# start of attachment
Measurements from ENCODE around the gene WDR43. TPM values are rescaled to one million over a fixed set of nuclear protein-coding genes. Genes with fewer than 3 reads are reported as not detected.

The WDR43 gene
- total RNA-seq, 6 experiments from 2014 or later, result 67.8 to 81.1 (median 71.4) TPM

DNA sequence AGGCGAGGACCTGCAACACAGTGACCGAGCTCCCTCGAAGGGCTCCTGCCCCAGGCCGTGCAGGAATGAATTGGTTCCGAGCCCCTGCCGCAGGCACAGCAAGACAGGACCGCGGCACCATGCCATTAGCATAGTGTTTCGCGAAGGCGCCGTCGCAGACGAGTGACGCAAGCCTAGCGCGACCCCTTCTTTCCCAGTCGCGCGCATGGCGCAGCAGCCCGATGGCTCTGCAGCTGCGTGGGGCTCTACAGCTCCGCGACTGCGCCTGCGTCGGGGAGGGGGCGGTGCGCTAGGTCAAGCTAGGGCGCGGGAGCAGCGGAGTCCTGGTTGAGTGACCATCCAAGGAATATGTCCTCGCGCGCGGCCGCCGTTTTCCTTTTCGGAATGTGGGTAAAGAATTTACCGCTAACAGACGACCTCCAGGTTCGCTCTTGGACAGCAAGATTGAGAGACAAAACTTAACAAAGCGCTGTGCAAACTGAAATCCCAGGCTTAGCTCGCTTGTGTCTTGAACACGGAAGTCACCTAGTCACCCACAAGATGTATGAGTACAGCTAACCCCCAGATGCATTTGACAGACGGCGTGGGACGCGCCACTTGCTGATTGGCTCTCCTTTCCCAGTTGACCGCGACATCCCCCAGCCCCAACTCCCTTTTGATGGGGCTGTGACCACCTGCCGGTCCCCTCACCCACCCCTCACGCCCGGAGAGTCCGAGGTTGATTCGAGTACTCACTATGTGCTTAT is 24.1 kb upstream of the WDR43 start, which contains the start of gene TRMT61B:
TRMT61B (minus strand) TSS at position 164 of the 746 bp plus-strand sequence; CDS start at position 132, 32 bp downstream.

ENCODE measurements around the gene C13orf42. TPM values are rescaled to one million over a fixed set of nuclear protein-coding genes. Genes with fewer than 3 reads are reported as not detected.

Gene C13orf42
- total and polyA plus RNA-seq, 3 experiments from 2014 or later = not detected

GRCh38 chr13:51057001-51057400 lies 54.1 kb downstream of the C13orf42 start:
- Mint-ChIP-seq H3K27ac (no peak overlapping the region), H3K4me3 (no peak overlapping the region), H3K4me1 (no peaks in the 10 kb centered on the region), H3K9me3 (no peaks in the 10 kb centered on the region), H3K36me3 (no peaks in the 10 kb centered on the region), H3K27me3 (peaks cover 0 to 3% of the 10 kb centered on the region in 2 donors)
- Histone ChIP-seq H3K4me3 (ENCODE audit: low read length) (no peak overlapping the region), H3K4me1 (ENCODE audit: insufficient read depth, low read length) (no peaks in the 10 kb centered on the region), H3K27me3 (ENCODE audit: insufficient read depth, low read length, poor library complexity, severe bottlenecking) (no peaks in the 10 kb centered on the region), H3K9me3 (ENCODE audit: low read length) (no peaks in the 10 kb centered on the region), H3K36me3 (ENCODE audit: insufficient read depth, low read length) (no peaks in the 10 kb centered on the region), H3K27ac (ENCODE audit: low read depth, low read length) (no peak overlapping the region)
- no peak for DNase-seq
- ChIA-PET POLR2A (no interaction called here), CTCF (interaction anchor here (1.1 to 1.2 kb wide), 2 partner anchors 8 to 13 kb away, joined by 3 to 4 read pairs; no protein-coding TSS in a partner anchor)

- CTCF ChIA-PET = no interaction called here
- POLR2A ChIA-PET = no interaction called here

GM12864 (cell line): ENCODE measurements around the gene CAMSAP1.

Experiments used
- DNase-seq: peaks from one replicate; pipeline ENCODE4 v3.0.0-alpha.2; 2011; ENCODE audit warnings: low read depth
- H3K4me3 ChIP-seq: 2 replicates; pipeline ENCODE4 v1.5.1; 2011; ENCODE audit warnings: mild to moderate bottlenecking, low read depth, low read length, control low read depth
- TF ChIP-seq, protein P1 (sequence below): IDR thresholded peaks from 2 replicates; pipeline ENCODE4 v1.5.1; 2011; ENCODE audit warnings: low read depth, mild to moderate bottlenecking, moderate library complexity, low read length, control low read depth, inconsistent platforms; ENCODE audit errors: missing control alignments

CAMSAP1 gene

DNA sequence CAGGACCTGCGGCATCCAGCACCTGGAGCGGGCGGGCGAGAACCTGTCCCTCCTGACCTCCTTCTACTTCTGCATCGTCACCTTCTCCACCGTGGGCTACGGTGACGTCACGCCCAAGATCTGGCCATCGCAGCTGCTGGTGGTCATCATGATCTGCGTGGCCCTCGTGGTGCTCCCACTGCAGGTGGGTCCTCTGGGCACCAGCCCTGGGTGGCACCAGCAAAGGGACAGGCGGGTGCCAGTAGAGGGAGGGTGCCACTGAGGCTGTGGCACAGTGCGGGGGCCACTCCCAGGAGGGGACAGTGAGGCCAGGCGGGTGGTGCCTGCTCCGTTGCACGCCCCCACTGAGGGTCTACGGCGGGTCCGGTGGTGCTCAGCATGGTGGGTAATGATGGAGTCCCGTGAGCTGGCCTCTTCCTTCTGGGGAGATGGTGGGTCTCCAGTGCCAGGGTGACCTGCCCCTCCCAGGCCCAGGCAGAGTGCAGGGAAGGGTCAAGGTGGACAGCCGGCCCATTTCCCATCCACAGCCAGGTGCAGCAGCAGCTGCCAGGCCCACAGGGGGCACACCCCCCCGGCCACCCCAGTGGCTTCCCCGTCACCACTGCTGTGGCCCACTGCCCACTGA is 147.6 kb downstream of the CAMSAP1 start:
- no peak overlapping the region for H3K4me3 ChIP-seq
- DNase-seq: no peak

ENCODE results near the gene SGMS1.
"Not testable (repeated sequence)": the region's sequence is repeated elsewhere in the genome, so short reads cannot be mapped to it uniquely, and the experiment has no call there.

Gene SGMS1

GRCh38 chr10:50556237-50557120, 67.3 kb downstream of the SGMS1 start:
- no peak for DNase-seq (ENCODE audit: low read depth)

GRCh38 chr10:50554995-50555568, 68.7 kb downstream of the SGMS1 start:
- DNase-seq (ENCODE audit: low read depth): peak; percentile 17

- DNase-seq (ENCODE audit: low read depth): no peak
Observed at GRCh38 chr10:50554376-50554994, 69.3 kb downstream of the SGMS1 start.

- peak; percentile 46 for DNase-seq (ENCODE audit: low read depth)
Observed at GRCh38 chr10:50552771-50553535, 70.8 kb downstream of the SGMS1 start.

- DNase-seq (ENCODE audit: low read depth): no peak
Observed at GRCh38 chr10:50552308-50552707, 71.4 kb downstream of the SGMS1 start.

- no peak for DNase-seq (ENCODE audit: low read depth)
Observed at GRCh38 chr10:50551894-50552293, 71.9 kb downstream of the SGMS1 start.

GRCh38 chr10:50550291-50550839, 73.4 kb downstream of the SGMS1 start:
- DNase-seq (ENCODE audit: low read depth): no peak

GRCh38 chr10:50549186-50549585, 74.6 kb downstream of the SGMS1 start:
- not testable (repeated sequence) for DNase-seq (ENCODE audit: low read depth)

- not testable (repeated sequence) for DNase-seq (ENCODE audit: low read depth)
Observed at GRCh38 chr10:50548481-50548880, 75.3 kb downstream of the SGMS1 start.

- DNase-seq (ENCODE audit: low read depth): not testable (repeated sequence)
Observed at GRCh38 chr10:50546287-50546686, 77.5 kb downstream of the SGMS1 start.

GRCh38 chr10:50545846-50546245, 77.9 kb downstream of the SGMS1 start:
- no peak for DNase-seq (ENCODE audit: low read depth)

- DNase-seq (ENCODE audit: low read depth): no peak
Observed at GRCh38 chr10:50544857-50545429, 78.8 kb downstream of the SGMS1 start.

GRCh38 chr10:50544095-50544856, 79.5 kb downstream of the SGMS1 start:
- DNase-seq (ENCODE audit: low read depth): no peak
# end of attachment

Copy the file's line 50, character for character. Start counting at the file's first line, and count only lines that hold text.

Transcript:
- DNase-seq (ENCODE audit: low read depth): no peak